However in 1966 the event was the most controversial in the history of the Rally. The first four finishers, driving three Mini-Coopers, Timo Mäkinen, Rauno Aaltonen and Paddy Hopkirk, and Roger Clark's 4th-placed Ford Cortina were all disqualified because they used non-dipping single filament quartz iodine bulbs in their headlamps, in place of the standard double filament dipping glass bulbs which are fitted to the series production version of each models sold to the public. This elevated Pauli Toivonen (Citroën ID) into first place overall. Rosemary Smith (Hillman Imp) was also disqualified from sixth place, after winning the Coupe des Dames, the ladies' class. In all, ten cars were disqualified. Teams threatened to boycott the event.
Since 1998, the rally’s spirit of pure competition has continued to exist, though there has been a return to the original concept thanks to the organisation of an historic rally based solely on consistency. Every winter in Monaco, it offers a wonderful opportunity to admire classic models such as the BMW 2002, Ford Capri, Porsche 911 and Lancia Stratos.
In this way, the Monte-Carlo Rally comes full circle every winter, revisiting its prestigious past and reliving the original spirit which inspired the event in 1911.
It is now a rallying event organised each year by the Automobile Club de Monaco which also organises the Formula One Monaco Grand Prix and the Rallye Monte-Carlo Historique. The rally now takes place along the French Riviera in the Principality of Monaco and south-east France.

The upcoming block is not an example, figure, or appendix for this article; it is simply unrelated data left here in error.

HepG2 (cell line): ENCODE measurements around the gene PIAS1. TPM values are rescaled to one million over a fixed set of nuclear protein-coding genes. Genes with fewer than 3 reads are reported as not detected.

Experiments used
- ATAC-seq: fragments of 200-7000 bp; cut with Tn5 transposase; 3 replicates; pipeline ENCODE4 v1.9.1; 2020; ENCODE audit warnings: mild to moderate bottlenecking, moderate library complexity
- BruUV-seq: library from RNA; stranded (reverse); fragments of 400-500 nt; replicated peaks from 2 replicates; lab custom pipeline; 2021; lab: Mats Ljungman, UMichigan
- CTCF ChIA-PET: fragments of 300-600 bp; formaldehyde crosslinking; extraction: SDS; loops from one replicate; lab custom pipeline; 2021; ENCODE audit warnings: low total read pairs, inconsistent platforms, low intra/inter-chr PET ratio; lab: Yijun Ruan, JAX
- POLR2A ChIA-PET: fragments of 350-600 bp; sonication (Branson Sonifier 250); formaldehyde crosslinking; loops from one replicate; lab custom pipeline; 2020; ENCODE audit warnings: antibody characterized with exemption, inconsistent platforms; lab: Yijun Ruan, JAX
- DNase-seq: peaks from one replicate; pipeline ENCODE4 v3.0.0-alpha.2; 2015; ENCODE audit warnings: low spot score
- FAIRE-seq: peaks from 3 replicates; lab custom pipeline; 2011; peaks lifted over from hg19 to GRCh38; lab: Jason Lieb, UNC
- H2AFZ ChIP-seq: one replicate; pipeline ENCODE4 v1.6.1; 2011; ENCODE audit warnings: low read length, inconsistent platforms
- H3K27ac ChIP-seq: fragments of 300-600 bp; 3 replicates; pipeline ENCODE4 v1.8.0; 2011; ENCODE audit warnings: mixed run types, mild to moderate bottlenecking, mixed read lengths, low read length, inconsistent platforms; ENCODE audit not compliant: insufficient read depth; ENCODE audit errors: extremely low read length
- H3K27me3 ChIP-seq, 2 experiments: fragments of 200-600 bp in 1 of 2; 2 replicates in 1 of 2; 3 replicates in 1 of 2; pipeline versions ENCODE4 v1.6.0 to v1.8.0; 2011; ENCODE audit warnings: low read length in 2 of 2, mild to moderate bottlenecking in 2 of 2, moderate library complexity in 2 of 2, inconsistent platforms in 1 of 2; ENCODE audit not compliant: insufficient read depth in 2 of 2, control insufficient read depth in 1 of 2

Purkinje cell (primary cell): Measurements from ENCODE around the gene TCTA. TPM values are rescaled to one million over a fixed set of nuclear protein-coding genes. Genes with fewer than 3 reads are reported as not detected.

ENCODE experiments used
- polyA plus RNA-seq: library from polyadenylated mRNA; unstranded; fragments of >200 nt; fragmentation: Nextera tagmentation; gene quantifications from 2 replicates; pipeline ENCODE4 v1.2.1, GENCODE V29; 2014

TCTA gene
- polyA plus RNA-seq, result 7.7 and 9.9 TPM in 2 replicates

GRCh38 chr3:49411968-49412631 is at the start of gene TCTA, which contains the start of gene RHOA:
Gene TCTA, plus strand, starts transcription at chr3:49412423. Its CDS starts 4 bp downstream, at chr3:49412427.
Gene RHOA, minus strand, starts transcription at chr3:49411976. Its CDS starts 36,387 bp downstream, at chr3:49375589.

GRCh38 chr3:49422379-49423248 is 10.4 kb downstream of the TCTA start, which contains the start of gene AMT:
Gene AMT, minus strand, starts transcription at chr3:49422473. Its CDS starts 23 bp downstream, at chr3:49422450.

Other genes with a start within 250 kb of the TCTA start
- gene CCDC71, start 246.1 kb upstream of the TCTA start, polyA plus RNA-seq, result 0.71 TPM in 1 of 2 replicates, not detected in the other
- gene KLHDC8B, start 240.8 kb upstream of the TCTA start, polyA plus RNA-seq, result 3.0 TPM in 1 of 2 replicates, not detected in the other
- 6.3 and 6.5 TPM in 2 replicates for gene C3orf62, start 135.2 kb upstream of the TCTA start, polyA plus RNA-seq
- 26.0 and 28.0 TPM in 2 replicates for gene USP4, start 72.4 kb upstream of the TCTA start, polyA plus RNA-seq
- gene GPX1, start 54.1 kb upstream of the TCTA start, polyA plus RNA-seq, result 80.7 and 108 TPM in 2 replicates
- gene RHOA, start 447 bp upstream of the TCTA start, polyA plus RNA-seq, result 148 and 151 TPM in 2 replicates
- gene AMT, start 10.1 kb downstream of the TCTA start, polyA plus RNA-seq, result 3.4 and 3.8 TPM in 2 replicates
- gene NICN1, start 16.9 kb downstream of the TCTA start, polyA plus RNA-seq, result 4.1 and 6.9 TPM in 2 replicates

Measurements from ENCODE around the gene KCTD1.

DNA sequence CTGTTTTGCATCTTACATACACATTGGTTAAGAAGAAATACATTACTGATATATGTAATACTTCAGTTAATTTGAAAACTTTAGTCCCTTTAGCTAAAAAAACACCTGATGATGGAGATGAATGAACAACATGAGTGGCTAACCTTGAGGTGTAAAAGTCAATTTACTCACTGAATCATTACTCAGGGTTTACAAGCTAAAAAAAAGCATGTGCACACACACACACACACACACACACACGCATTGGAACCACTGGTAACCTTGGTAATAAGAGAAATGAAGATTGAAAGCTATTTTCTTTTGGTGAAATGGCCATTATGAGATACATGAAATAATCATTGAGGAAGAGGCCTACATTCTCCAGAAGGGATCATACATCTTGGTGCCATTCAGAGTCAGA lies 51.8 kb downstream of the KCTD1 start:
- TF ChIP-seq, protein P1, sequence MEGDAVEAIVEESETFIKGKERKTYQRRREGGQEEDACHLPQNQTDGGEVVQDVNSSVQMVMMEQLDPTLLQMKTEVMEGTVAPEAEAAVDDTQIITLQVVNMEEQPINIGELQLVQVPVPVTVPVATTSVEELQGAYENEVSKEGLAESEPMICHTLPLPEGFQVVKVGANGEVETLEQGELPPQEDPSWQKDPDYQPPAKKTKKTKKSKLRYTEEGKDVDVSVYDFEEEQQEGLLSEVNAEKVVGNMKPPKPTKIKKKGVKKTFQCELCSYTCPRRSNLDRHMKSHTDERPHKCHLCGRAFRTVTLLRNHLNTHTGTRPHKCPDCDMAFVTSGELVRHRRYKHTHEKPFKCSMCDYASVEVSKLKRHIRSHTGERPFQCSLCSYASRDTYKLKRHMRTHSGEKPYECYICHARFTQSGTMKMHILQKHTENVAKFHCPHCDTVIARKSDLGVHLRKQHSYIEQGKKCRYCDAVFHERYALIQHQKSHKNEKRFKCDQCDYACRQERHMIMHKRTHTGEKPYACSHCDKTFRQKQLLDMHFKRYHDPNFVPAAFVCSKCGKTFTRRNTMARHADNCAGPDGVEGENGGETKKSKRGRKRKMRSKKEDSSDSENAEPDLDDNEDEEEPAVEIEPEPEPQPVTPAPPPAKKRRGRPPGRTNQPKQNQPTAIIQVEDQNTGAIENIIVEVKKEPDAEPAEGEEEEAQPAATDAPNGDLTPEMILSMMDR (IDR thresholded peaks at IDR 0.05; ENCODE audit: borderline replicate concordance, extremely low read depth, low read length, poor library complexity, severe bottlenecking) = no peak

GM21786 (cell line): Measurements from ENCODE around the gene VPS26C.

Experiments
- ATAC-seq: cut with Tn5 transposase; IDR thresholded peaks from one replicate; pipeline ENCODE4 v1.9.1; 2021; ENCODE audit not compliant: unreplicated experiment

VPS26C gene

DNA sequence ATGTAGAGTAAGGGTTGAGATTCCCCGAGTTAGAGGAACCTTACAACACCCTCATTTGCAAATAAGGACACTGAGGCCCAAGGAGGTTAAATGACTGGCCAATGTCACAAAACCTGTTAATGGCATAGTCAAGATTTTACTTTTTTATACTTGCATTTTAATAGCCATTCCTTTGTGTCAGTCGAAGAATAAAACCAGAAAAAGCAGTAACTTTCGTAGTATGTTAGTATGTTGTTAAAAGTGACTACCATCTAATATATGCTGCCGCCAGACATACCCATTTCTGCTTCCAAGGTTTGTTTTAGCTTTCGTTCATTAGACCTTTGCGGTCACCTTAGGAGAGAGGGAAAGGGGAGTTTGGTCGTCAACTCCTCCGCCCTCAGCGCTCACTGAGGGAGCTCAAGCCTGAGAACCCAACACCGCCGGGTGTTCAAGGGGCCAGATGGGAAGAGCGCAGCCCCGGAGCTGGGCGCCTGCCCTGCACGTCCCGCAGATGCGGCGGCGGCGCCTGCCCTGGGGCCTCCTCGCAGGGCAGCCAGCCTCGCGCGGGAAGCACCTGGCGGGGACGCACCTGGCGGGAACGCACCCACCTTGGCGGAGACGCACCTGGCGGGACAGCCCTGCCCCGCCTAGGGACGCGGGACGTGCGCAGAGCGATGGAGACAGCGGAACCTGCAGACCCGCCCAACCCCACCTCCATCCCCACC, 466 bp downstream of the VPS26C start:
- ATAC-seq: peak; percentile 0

The 86th Monte-Carlo Rally, took place from 31st January to 7th February 2018; crews entered in the 21st Rallye Monte-Carlo Historique were to face a demanding route, the main feature being a selection of Regularity Zones (ZRs) already used in previous editions of this prestigious event.
Only cars which participated to Monte-Carlo Rally between 1955 and 1980 are accepted, and in order to allow all crews a chance to finish in a decent position, they have a choice between three averages to respect during the whole race. 314 cars were entered into this year’s rally, and overall winners this year were the Italian pairing of Gianmaria Aghem and Diego Cumino, driving a Lancia Fulvia Coupé 1200. Runners up were the Greek team of Delaportas/Moustakas with their MK1 VW Golf GTi. In 78th position came brothers Nicholas and Peter Moss (BMW 2002ti) who were the top all-British crew.
The Italian pairing of Aghem and Cumino took top honours in this year’s gruelling Rallye Monte-Carlo Historique in theirLancia Fulvia Coupé 1200
Want to watch an old comedy of the rally? Monte Carlo or Bust! is a 1969 British/French/Italian co-production comedy film, also known by its American title, Those Daring Young Men in Their Jaunty Jalopies. The story is based on the Monte Carlo Rally – first raced in 1911 – and the film recalls this general era, set in the 1920s. A lavish all-star film (Paramount put $10 million behind it), it is the story of an epic car rally across Europe that involves a lot of eccentric characters from all over the world who will stop at nothing to win.